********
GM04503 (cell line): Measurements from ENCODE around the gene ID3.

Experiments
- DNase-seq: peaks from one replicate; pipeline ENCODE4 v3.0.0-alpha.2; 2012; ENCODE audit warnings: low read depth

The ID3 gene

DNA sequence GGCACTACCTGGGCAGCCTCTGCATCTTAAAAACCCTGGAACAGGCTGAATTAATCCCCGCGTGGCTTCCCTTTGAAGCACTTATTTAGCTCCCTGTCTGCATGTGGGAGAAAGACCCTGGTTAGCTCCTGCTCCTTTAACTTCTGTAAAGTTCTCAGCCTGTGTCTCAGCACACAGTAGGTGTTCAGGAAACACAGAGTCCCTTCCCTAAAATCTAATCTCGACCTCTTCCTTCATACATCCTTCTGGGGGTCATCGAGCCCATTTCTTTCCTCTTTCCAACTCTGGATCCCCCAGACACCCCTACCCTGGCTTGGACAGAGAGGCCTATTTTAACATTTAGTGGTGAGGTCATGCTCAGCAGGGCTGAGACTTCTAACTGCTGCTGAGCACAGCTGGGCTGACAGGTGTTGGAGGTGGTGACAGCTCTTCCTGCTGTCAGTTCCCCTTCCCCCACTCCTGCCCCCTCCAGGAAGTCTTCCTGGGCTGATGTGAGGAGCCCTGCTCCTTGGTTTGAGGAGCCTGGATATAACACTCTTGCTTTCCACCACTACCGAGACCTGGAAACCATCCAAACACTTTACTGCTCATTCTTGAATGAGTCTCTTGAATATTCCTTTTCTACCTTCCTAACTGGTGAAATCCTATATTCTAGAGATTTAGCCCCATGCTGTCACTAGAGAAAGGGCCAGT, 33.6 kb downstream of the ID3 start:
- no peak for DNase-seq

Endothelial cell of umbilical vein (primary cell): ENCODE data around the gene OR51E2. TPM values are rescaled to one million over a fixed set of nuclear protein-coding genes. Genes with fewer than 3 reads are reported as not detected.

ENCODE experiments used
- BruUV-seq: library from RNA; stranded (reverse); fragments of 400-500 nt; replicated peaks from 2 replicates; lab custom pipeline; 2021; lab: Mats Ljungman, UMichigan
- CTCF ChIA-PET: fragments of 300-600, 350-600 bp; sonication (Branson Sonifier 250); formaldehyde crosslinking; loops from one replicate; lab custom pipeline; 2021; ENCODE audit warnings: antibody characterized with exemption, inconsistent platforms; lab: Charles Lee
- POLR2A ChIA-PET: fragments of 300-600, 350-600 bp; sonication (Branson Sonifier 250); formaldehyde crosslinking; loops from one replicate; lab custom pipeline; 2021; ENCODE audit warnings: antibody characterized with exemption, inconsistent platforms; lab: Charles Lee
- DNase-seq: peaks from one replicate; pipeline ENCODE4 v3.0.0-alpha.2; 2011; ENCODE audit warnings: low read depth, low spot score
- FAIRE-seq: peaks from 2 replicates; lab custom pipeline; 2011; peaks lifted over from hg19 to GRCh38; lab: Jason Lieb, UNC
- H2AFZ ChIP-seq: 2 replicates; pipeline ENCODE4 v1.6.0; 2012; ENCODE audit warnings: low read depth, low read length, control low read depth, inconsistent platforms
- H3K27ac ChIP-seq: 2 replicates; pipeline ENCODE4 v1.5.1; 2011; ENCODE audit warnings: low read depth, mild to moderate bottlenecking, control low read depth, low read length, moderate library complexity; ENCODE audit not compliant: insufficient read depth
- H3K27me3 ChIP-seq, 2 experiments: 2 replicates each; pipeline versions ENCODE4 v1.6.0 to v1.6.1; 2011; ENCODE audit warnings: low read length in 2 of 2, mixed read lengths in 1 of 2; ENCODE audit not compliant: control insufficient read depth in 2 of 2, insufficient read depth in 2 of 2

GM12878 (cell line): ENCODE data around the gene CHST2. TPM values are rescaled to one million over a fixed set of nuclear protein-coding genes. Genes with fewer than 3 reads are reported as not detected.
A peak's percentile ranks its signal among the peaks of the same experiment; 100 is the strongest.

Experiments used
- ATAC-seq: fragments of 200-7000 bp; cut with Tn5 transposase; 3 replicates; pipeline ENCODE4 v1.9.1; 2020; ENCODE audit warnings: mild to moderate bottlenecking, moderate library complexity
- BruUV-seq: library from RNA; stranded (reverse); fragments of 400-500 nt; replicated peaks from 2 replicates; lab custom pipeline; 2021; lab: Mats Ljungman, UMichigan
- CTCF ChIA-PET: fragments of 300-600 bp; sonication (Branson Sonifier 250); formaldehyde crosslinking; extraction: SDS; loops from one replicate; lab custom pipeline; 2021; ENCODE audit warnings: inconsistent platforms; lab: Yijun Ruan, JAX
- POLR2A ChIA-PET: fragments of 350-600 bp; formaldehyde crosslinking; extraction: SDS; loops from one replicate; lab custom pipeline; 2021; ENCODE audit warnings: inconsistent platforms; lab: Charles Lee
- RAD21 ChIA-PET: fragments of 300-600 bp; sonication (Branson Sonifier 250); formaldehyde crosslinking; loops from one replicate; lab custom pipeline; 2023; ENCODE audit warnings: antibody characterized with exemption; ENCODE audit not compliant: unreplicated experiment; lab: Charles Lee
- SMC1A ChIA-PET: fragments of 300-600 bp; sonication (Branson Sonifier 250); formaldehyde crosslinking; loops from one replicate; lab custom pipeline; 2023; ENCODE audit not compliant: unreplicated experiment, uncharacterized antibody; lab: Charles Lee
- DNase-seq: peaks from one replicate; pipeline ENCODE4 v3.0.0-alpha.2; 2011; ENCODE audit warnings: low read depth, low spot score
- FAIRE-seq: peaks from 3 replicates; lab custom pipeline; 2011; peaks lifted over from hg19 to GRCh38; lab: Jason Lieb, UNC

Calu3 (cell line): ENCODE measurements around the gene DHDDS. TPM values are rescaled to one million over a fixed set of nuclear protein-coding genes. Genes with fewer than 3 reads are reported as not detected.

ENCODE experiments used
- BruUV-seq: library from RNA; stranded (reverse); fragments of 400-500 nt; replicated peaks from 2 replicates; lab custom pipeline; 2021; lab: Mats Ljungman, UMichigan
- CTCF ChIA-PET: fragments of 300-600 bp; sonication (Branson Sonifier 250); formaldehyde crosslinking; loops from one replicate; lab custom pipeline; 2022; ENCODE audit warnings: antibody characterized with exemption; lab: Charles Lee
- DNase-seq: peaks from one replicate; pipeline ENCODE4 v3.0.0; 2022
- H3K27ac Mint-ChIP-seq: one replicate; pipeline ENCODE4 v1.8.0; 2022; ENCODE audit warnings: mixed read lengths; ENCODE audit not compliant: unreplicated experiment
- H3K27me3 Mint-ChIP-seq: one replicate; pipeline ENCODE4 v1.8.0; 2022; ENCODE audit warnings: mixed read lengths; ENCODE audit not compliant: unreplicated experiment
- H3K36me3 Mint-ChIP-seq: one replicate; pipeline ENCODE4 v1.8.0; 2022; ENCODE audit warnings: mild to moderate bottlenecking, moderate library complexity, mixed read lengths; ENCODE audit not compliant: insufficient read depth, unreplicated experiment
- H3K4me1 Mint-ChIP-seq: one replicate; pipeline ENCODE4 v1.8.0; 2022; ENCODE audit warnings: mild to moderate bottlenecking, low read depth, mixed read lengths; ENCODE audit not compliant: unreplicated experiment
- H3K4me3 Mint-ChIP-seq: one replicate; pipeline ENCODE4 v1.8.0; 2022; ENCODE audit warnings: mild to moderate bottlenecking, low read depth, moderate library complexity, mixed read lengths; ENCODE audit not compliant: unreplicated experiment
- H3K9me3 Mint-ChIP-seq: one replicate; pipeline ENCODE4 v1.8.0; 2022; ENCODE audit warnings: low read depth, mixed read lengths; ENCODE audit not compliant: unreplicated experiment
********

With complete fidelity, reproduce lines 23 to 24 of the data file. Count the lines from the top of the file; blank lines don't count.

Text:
- POLR2A ChIA-PET: fragments of 350-600 bp; formaldehyde crosslinking; extraction: SDS; loops from one replicate; lab custom pipeline; 2021; ENCODE audit warnings: inconsistent platforms; lab: Charles Lee
- RAD21 ChIA-PET: fragments of 300-600 bp; sonication (Branson Sonifier 250); formaldehyde crosslinking; loops from one replicate; lab custom pipeline; 2023; ENCODE audit warnings: antibody characterized with exemption; ENCODE audit not compliant: unreplicated experiment; lab: Charles Lee